• There are enough open-source instructions on how to build a DIY drone that is unique and untraceable.
• There are numerous web sites that explain how to hack drones so they can’t be stopped by current CUAS systems. In fact, several companies are developing or selling technologies specifically designed to negate the effects of current CUAS systems.
• Liability and risk-transfer solutions have yet to be articulated for the drone manufacturer (COTS), the buyer of countermeasures, the user of the COTS drone and the user of the CUAS product.
• Law enforcement operators do not have a set of operational requirements or policies that designate authority, identify when and how to respond, and that help to identify what countermeasures to procure.
Unfortunately, the use of sUAS to perform criminal acts, including espionage, delivery of contraband across borders and into prisons, or merely as a peeping skybot, are not the only cases of misusing COTS drones. Of course, buying a drone for a loved one or for oneself in the spirit of holiday giving need not be fraught with nefarious undertones. Yet law enforcement is responsible not only for managing criminal intent, but also for dealing with accidents and unintentional incidents that have the ability to cause disruption or disaster. Nowhere has this public safety issue featured more prominently than in and around airports.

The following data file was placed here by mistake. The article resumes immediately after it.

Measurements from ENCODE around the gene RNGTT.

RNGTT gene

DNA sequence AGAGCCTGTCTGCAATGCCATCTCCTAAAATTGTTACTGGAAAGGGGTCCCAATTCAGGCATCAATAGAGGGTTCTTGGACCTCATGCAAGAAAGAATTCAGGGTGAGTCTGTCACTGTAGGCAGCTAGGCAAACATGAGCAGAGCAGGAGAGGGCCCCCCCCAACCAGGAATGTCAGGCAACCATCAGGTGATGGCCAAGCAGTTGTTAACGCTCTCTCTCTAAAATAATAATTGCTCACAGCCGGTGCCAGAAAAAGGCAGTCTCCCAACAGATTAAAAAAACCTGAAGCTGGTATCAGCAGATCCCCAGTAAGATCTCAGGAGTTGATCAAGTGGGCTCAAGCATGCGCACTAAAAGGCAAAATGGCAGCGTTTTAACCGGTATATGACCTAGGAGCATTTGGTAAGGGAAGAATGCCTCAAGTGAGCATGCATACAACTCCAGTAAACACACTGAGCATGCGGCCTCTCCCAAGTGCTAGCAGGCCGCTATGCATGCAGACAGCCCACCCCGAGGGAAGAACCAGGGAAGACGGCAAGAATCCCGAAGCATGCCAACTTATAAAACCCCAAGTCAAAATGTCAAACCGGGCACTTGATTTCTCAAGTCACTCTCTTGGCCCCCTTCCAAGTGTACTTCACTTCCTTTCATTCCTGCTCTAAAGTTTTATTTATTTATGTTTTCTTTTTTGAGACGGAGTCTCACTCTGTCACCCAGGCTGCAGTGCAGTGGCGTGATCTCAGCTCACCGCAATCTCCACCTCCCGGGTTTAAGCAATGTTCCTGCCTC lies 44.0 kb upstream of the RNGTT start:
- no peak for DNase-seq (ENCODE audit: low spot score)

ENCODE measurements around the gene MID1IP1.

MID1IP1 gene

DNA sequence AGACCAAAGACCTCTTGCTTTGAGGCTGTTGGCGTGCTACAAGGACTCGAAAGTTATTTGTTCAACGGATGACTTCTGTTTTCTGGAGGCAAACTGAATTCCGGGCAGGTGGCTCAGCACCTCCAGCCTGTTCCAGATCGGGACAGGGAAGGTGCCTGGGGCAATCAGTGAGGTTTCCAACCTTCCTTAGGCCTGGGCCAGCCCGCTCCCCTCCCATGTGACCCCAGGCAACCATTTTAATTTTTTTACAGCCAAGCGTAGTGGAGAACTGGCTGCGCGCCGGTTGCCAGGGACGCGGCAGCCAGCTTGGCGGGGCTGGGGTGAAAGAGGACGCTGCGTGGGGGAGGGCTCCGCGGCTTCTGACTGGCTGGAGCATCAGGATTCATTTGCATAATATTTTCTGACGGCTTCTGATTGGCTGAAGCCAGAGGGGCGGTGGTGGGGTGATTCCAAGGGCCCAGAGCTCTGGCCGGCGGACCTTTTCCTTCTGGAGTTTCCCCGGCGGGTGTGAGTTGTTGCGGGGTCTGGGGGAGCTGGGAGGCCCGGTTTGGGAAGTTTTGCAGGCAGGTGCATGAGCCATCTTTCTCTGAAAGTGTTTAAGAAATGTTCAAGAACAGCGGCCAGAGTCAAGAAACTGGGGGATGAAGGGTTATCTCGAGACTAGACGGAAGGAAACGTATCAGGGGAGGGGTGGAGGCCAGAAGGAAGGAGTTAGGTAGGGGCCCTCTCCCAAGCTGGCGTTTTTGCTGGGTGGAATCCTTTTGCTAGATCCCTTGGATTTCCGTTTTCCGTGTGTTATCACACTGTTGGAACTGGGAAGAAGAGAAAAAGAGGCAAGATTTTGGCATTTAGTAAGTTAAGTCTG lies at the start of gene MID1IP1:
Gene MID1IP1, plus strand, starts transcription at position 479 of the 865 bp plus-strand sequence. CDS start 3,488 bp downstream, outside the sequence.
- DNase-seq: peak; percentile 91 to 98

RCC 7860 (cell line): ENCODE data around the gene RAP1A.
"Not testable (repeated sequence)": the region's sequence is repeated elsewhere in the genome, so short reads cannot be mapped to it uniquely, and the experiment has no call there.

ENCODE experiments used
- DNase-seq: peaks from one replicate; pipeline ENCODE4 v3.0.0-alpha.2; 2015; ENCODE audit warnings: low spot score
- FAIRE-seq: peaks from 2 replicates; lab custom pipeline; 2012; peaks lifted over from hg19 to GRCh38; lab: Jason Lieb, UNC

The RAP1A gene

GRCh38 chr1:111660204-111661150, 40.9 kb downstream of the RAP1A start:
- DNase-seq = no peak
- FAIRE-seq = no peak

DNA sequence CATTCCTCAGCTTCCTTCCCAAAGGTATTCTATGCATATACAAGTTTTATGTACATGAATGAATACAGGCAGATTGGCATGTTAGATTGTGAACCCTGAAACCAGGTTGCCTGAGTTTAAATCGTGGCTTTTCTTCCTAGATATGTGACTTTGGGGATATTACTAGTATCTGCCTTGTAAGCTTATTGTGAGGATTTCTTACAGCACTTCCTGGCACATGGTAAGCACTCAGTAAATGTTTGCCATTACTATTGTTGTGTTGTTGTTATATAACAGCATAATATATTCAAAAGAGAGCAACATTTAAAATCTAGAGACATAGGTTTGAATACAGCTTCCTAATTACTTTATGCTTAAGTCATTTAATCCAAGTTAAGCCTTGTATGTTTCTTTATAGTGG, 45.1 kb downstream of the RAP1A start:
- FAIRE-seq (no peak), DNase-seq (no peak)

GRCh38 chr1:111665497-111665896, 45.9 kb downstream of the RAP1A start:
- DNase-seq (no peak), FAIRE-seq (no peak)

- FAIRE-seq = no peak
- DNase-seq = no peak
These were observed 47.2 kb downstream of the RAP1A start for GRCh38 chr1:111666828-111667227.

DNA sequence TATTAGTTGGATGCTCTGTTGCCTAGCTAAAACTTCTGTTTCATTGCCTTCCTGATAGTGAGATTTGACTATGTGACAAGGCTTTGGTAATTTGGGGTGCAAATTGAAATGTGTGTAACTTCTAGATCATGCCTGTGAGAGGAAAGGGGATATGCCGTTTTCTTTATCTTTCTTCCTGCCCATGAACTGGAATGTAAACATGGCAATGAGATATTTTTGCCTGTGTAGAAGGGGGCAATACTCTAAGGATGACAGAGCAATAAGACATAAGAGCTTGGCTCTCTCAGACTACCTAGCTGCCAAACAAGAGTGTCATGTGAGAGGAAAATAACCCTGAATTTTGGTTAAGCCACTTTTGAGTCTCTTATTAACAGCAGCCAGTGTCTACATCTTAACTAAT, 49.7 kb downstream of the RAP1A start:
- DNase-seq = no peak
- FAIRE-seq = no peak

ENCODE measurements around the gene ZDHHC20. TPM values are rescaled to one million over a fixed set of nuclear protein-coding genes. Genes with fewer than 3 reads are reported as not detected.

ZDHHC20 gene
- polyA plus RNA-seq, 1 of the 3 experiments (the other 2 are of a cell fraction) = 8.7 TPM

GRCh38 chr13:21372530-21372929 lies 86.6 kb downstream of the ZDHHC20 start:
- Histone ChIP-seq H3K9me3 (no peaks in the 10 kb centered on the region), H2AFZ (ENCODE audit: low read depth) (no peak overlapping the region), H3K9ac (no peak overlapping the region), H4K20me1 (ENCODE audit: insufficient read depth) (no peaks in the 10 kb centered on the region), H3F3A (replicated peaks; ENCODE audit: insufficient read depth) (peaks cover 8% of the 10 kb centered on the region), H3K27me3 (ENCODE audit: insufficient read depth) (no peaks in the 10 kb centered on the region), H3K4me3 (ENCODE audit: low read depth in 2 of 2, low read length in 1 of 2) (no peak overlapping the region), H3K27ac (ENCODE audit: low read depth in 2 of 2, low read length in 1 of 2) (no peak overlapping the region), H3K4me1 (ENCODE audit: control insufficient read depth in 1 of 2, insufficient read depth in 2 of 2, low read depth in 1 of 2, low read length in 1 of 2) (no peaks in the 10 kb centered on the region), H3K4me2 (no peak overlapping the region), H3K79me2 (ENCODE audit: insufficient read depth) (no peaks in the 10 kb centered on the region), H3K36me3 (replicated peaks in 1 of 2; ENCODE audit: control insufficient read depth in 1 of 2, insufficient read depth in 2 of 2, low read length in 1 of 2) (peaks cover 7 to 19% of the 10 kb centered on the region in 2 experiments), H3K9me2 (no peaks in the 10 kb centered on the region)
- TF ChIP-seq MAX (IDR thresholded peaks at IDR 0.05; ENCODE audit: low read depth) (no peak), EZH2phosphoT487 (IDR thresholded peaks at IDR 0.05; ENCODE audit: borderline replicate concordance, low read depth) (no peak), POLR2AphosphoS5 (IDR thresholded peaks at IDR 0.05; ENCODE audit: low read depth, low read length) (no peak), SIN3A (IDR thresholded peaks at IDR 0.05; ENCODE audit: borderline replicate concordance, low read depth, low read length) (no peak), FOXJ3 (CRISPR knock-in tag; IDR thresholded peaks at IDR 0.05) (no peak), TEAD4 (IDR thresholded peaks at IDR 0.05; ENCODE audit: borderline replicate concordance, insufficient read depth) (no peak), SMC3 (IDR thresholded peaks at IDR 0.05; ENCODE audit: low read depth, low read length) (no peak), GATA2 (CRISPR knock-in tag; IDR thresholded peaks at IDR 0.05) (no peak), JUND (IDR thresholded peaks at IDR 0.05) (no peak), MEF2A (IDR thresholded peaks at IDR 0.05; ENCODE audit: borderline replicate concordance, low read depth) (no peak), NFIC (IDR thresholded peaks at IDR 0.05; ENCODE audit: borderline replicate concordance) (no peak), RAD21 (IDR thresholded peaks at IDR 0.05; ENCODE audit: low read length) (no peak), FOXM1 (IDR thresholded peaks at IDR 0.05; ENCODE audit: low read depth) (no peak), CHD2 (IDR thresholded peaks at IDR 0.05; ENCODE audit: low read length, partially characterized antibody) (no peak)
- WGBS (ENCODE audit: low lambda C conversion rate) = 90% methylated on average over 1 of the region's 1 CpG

For the operational communities, the “how” is intimately tied up with the “what.” And while kinetic or nonkinetic countermeasures are being discussed for use in deployed spaces, and there have been some instances of use, there are no policy, doctrine, requirements, or suite of technologies that are being used effectively. Furthermore, their applicability to urban or contested environments is decidedly unclear. What’s more, the reliability of CUAS countermeasures is questionable at best, and absent at worst. The possibility for systems failures is real because COTs drones are built according to any standards. So sUAS used for entertainment, by hobbyists and even by commercial operators engaged in safety-and-security missions run the risk of unintended consequences. Alas, the same systems failures that apply to COTS or DIY drones also apply to commercially marketed CUAS systems.